March 18, 2021
A Basic Introduction to Creating a Software
March 18, 2021
Kamelia Stone is Content Manager at Marketbusinessnews. She likes to travel, meditate,
and draw inspiration from different sources, primarily from books.
Software Requirements Specifications (SRSs) document describes the various software
features, capabilities, coding tests, and functions that are to be implemented in the product.
These parameters also include characteristics, design details, and implementation obstacles
for the development team. The structure of SRS can be modified, depending on the project,
and various features/functions can be added during the process.
SRS lies in the initial, bottom stage of the entire development process. The next stages
include user requirements, which detail the needs of end-users, and describing beyond the
goal of the final product (business requirements).
No matter how the SRS structure is shifted during the development process, functional
(if/then, data handling, etc.) and non-functional (usability, scalability, etc.) requirements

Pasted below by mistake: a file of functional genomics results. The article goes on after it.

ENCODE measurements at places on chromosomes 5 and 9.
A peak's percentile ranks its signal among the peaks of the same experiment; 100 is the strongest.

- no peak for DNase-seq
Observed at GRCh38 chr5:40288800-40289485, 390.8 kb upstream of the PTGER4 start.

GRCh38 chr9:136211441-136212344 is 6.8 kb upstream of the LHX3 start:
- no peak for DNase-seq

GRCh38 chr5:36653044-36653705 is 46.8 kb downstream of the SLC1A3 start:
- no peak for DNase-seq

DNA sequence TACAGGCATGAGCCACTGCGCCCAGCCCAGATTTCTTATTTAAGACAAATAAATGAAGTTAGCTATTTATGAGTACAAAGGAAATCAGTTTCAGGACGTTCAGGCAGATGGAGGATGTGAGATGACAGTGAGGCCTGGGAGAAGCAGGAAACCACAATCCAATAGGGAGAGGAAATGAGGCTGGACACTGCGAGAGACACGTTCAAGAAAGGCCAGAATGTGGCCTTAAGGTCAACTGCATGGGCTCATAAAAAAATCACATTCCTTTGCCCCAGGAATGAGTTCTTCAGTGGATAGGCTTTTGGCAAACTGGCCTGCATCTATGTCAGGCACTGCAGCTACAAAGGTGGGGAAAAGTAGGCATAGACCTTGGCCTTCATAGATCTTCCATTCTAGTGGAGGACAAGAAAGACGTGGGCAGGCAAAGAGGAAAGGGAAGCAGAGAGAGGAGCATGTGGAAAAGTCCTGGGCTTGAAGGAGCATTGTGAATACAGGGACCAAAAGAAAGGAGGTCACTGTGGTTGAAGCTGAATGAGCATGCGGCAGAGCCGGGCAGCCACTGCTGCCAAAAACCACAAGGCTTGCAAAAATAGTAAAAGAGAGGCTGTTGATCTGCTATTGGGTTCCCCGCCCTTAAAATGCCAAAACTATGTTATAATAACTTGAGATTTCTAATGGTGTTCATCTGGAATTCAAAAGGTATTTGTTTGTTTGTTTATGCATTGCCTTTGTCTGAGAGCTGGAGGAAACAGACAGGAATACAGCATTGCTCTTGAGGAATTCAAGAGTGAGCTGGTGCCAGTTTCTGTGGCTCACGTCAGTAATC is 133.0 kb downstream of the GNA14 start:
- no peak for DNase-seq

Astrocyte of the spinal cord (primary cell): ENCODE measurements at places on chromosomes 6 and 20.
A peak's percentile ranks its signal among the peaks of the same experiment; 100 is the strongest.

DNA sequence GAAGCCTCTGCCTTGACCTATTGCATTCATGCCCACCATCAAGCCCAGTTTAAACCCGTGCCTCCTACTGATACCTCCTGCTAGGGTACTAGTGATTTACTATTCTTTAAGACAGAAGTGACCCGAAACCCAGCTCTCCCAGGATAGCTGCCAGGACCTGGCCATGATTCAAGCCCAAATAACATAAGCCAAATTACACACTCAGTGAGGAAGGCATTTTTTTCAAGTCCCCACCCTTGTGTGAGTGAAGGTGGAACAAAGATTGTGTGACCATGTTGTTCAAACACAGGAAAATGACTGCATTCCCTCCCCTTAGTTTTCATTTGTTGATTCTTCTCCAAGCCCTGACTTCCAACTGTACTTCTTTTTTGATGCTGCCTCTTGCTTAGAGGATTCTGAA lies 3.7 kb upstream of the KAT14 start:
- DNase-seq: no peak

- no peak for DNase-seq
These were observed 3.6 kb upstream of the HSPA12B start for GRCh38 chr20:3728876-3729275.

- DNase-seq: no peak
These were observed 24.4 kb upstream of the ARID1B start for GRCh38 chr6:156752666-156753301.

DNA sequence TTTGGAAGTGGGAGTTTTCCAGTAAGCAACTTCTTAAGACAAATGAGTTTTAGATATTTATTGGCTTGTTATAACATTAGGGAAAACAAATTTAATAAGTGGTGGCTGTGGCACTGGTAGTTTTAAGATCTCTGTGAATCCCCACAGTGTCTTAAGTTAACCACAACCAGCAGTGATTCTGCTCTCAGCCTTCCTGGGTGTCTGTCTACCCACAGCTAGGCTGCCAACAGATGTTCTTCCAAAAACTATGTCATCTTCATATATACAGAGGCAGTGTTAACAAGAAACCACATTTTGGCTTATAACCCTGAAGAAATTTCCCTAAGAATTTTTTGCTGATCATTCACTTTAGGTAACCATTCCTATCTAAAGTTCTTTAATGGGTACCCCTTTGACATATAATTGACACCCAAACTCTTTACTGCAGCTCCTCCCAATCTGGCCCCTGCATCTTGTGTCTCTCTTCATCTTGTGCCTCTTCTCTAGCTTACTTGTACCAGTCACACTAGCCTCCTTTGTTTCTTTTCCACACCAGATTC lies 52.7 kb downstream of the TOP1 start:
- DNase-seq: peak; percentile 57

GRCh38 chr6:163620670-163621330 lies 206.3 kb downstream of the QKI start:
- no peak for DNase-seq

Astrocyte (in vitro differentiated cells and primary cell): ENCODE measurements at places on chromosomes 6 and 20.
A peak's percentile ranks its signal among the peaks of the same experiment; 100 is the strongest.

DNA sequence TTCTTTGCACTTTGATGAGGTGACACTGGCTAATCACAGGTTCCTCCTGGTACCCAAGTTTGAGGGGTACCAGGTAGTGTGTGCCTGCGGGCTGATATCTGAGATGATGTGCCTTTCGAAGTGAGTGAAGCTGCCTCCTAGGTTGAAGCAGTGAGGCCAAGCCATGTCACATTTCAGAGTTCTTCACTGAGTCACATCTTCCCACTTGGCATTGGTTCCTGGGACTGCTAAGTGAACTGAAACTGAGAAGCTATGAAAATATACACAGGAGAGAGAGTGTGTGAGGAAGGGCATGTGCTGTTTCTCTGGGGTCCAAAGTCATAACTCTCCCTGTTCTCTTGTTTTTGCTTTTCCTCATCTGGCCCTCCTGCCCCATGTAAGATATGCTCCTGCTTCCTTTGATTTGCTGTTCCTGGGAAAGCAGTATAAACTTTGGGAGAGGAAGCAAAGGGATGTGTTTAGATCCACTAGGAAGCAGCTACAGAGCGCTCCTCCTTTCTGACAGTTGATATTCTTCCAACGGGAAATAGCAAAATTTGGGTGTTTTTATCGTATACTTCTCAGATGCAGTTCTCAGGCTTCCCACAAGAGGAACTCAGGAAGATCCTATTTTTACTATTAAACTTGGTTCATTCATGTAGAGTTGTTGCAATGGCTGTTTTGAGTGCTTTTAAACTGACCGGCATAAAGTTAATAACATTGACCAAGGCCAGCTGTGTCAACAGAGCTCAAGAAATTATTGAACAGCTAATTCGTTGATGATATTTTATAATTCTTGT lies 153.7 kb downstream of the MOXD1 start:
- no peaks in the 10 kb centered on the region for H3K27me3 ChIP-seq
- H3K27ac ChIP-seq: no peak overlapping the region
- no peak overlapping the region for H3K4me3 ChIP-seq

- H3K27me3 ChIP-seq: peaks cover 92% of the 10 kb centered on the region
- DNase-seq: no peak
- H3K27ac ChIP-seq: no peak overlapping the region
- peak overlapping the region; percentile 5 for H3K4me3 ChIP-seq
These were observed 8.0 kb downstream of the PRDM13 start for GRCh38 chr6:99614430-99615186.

always take place.
This post for Process Street will discuss:
Now let’s get straight to business.
Choosing a development model: Waterfall or Agile?
Depending on your objective, there are numerous software development methodologies to
choose from. However, two of the most common – and the two this post will focus on – are
the Waterfall and Agile methodologies.
Both methods have a lot to offer and enable your team to deliver high-quality software.
Waterfall tends to be a more predictable methodology, while Agile offers more flexibility
during the development process. Before beginning the development process, it’s important to
determine which method will best suit your needs.
Waterfall Software Development
The Waterfall model is the standard development model where all development stages are
carried out sequentially – the next stage begins after the full completion of the previo